Denture Problems

Common Denture Problems and What to do About Them

Following is a list of possible causes for problems most often encountered by people who wear dentures. If you are suffering from any of these problems, or especially from a problem not listed here, call your dental professional.

Denture Slipping and Moving

Due to shrinkage of jaw bone and surrounding gum tissue, the gums and bone do not support the denture in speaking or chewing – Reline, rebase or replacement per a dental professional's recommendation.

Speaking Difficulties and Unwanted Sounds

Denture is not in proper position or does not stay in proper position - denture moves causing cheek and tongue to struggle to form words and control the denture – Reline, rebase or replacement per a dental professional's recommendation.

Difficulty Chewing Certain Foods

Some foods may never be 'easy to chew' with dentures, but lack of adequate chewing could be related to the alignment of your upper and lower denture(s), or your denture with natural teeth, this effects the "balance" of the denture on the tissues and muscles of the mouth. In combination with shrinkage of tissue, poor alignment creates improper denture function.

Lack of Suction / Adhesion

Bone and mouth tissue shrinks – original fit/contact of denture is lost; Dry Mouth (Xerostomia); caused most often by certain medications; without proper saliva, denture fit is not ideal due to the "seal" that moisture provides between denture base and tissue. Discuss with your dental professional.

Wrinkles Above / Around Lips or at Corners of Mouth

Denture has moved back in the mouth and no longer supports the lips. This may be due to bone loss and / or loss of skin elasticity (stretchiness) and moisture loss. See your dental professional to help determine the root cause.

Sore Spots in the Mouth

Pressure and / or rubbing is occurring in one specific area, usually a result of chewing (see Difficulty chewing certain foods) but may also be due to clenching of teeth or bruxism (grinding the teeth). Other causes may be hard foods (like small seeds) getting under the denture or denture teeth that need adjustment.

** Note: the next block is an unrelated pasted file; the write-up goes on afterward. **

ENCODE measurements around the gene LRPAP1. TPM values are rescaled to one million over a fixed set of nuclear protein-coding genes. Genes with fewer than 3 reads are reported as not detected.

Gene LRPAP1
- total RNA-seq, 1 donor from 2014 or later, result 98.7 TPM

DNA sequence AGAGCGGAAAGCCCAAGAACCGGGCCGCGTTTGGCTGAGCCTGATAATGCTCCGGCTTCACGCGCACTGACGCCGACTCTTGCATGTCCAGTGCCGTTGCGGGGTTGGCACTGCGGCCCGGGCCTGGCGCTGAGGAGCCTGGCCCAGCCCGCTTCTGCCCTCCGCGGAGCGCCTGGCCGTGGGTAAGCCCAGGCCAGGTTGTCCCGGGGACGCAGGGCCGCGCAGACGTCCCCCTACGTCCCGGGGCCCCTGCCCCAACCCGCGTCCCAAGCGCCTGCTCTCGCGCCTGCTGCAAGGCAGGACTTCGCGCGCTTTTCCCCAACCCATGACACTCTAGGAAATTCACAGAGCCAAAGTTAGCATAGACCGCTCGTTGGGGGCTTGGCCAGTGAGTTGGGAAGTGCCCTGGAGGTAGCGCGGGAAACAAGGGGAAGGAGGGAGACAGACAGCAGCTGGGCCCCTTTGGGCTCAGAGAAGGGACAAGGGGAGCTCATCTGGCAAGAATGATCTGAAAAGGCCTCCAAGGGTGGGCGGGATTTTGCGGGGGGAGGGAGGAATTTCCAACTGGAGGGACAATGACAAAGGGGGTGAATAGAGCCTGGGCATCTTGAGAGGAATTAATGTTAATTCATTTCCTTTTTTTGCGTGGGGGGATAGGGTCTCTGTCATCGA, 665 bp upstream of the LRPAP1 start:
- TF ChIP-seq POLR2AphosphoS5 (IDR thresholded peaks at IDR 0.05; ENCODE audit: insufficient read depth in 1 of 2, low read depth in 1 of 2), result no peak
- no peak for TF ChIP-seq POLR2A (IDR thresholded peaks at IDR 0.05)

Soreness at corners of Mouth

Loss of vertical support for the denture (bone loss) can cause the mouth to "over-close." This can change the way the lips seal together and cause saliva to pool at the corners of the mouth. The excess moisture in this area may cause the skin to become irritated and may increase the risk of a candida (fungus) infection. The soreness may also be the result of a vitamin deficiency.

When Dentures Go Bad

With or without teeth, your mouth slowly changes as you age. But people who have no teeth on average lose 1/3 mm of jawbone height each year. Sometimes that loss is greater due to certain medical conditions such as osteoporosis. As our jawbone shrinks, so do our gum tissues (sometimes referred to as ridges). Ridges can shrink up to a quarter-inch in 10 years!

Your denture was made to fit firmly to the original shape of your oral anatomy. Now that shape has changed.

Often you don't notice the gradual receding of your gum tissues. But over time, your dentures loosen and become unstable, affecting you in any of a number of different ways. This is why dental professionals suggest you replace or refit your dentures every 5 to 7 years.

When teeth are lost and gum tissues shrink, some facial support is lost. This explains why people with no teeth often have deep wrinkles around the mouth and a sunken look to their cheeks and lower face.

To summarize, here are symptoms that may indicate the need for a denture reline or a new denture:

  • On-going pain or sore spots
  • The appearance of extra wrinkles around your mouth
  • Your dentures click, whistle, slip or cause chewing problems
  • Slurred speech
  • You need to routinely use denture pads
  • You or your loved ones begin to feel uncomfortable with the appearance of your dentures.

Even if you are not experiencing any of these difficulties, dental experts recommend you visit your dental professional annually. These visits give your dental professional a chance to give you an “oral check-up.” This is your dental professional's opportunity to make sure you don't have any symptoms of diabetes, oral cancer, gum disease or other diseases that often reveal themselves in the tissues of the mouth.

Your dental professional might recommend repairing or relining your existing denture. Many times, dental professionals have no choice but to recommend a new denture. If so, you may be surprised to discover how attractive today's teeth are. They are also less likely to wear or discolor. And modern denture base materials (the pink material supporting teeth) are very strong and durable.

And a new denture may:

  • Help you look better by providing the support your lips need, and by giving your face and smile a more natural appearance.
  • Help you speak clearly once again.
  • Enhance your chewing ability, helping your body properly digest food and obtain the nutrition it needs.
  • Help you feel better about yourself.

Dentures shouldn't hurt. They shouldn't slip, or click, or whistle. If any of the problems you are experiencing persist, the solution isn't more drug or grocery store remedies. An evaluation by your dental professional will determine the solution that's right for you.

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